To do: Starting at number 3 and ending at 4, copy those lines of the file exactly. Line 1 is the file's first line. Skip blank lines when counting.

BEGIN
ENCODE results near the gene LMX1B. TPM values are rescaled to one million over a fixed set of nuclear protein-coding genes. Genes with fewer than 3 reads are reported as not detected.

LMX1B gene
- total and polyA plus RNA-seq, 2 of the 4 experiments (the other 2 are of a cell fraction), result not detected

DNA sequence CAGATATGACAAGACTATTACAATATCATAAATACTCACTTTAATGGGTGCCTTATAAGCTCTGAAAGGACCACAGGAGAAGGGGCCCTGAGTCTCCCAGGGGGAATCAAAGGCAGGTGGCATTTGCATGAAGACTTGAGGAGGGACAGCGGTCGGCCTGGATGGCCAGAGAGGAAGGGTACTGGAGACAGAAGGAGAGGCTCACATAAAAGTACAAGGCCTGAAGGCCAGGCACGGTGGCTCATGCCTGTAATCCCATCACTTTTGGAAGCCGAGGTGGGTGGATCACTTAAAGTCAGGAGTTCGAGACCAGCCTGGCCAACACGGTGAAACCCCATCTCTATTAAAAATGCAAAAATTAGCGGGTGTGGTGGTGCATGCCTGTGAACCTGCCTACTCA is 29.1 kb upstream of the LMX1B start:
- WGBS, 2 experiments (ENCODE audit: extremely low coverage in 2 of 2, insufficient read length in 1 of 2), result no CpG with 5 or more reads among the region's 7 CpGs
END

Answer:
- total and polyA plus RNA-seq, 2 of the 4 experiments (the other 2 are of a cell fraction), result not detected

DNA sequence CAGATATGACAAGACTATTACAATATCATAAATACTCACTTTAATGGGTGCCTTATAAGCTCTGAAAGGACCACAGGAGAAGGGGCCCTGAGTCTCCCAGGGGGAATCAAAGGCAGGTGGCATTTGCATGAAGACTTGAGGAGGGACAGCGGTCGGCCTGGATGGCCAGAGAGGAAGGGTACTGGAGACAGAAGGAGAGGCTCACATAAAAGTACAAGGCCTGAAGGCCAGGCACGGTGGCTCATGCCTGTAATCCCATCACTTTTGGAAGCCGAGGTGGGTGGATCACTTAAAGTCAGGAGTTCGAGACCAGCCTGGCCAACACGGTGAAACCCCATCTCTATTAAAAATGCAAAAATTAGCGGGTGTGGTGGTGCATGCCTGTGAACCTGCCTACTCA is 29.1 kb upstream of the LMX1B start: